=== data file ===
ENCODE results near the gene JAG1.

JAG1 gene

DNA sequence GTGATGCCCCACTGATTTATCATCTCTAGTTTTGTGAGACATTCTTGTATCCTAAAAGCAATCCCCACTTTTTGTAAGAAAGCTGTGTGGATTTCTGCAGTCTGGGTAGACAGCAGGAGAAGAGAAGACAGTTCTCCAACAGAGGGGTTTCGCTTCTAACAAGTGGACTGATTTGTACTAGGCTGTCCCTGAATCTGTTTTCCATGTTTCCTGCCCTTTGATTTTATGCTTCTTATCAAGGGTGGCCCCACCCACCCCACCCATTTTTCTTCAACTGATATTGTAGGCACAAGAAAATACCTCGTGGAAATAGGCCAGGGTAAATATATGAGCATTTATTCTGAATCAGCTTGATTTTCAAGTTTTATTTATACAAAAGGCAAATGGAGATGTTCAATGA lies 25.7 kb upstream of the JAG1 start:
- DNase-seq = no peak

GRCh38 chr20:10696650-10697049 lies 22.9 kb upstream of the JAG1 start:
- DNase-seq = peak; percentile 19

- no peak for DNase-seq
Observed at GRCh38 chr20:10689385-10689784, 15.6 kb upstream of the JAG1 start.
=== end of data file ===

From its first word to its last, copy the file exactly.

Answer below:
ENCODE results near the gene JAG1.

JAG1 gene

DNA sequence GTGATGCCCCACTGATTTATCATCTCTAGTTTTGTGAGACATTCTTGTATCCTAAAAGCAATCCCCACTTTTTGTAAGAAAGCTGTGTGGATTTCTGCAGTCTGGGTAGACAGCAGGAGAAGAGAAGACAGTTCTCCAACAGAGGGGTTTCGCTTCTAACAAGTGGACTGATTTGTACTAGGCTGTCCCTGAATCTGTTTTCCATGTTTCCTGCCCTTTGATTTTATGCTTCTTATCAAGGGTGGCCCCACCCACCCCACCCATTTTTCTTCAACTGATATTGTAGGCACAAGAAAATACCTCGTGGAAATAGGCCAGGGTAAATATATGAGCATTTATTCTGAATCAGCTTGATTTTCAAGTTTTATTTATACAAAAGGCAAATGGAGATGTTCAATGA lies 25.7 kb upstream of the JAG1 start:
- DNase-seq = no peak

GRCh38 chr20:10696650-10697049 lies 22.9 kb upstream of the JAG1 start:
- DNase-seq = peak; percentile 19

- no peak for DNase-seq
Observed at GRCh38 chr20:10689385-10689784, 15.6 kb upstream of the JAG1 start.